Mechanisms, ecological consequences and agricultural implications of tri-trophic interactions

Curr Opin Plant Biol. 2000 Aug;3(4):329-35. doi: 10.1016/s1369-5266(00)00089-3.

Abstract

Recent research bridging mechanistic and ecological approaches demonstrates that plant attributes can affect herbivores, natural enemies of herbivores, and their interaction. Such effects may be genetically variable among plants and/or induced in individual plants by herbivore attack, and are mediated by primary plant attributes (i.e. nutritional quality and physical structure) and defense-related products (i.e. secondary chemicals and plant volatiles), and may be modified by human activity (e.g. by the introduction of Bacillus thuringiensis). The study of tri-trophic interactions is important in order to understand natural species interactions and to manipulate these interactions in pest control.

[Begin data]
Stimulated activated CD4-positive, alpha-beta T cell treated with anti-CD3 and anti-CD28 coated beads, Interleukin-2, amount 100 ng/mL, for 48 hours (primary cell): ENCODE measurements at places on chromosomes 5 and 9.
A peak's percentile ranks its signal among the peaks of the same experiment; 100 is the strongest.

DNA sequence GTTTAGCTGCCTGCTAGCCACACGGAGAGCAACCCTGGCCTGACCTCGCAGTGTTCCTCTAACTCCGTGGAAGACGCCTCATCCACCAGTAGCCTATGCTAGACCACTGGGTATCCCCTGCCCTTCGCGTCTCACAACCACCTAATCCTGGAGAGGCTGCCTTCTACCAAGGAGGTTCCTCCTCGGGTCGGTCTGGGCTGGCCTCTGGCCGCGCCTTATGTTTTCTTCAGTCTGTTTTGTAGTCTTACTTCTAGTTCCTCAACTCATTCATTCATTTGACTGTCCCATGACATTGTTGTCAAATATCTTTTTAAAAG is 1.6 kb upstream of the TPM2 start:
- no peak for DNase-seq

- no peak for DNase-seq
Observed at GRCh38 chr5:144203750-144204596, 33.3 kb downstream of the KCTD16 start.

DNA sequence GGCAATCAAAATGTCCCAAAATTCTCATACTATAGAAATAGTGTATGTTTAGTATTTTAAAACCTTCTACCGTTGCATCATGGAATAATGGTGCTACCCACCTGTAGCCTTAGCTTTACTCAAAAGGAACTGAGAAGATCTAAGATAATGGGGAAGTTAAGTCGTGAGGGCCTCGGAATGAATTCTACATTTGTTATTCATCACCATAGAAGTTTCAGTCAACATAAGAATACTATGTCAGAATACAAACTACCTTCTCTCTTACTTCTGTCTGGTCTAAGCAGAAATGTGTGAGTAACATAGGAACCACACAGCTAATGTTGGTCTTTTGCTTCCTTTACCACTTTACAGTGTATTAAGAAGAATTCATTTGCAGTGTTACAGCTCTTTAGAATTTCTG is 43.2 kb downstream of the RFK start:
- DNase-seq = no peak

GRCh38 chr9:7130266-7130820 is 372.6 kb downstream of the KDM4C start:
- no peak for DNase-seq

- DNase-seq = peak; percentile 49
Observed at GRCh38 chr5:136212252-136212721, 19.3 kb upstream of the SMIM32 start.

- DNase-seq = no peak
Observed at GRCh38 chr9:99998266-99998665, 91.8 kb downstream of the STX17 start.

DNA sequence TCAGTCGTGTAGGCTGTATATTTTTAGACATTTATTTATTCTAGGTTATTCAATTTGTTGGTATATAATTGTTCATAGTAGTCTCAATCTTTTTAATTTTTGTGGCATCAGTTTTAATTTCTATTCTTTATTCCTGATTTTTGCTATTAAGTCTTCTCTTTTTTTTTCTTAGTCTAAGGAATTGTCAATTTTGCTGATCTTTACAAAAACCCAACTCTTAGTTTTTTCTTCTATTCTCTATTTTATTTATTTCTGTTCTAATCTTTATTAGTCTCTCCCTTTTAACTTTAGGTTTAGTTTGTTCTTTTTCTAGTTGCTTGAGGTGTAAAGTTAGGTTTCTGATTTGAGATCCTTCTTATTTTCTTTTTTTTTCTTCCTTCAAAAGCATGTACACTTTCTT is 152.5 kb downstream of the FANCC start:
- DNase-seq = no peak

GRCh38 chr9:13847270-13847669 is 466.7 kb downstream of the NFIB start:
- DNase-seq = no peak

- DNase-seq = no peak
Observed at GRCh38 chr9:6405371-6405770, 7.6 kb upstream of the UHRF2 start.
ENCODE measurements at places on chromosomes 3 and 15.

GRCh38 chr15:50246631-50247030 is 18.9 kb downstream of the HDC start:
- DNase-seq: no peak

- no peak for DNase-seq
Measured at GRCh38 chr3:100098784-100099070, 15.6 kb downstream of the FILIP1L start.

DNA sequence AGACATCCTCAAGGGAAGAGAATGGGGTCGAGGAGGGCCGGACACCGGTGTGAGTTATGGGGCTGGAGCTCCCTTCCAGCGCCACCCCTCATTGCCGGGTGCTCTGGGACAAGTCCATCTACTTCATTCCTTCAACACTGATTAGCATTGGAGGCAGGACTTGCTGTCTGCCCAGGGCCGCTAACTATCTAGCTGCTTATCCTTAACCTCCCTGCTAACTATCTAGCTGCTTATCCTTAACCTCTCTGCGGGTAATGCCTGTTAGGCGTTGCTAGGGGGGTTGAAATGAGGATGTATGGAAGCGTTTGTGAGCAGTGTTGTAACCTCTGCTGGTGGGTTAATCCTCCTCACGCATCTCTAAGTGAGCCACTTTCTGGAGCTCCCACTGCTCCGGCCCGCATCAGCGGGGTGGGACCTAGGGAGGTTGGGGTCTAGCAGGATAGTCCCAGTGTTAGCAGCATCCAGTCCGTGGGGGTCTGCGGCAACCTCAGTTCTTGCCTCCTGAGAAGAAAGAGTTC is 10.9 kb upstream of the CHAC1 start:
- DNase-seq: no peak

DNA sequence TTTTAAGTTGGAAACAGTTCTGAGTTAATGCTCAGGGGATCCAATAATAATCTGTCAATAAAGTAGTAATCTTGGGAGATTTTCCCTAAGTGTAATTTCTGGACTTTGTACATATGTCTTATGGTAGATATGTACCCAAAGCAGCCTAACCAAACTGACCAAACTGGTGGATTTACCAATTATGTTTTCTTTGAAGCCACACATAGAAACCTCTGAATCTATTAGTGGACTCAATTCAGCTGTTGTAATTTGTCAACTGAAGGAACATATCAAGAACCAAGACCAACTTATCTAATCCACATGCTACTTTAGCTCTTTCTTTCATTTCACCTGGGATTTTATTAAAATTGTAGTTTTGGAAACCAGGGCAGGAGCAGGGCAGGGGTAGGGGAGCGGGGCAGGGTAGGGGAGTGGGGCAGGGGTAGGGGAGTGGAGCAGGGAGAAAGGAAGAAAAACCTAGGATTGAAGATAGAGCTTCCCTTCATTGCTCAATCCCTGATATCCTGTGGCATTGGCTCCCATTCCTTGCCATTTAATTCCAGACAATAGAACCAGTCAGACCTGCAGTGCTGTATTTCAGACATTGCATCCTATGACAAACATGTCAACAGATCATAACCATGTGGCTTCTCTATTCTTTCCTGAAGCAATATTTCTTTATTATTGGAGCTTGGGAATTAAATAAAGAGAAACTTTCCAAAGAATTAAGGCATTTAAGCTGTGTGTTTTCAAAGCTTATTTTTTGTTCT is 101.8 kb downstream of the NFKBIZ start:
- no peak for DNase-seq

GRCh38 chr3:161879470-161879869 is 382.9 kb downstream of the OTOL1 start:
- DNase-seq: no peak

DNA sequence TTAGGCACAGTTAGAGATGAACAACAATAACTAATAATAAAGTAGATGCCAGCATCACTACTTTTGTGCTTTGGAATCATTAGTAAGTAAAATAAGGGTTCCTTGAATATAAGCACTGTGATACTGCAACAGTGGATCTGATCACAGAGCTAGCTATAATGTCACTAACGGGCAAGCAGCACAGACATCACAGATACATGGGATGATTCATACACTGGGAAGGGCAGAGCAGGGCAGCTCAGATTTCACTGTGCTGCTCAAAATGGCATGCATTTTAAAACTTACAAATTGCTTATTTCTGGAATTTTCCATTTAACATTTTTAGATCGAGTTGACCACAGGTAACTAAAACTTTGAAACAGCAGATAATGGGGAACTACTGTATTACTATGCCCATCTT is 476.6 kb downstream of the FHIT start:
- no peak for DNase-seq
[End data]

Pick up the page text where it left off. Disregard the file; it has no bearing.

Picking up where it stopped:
Publication types

  • Research Support, Non-U.S. Gov't
  • Review

MeSH terms

  • Animals
  • Bacillus thuringiensis / genetics
  • Bacillus thuringiensis / physiology
  • Biotechnology
  • Crops, Agricultural / drug effects
  • Crops, Agricultural / growth & development
  • Crops, Agricultural / microbiology
  • Crops, Agricultural / parasitology*
  • Ecology*
  • Host-Parasite Interactions* / drug effects
  • Insecta / physiology
  • Pest Control, Biological
  • Plant Diseases / genetics
  • Plant Diseases / microbiology
  • Plant Diseases / parasitology*
  • Plant Growth Regulators / pharmacology
  • Plant Growth Regulators / physiology

Substances

  • Plant Growth Regulators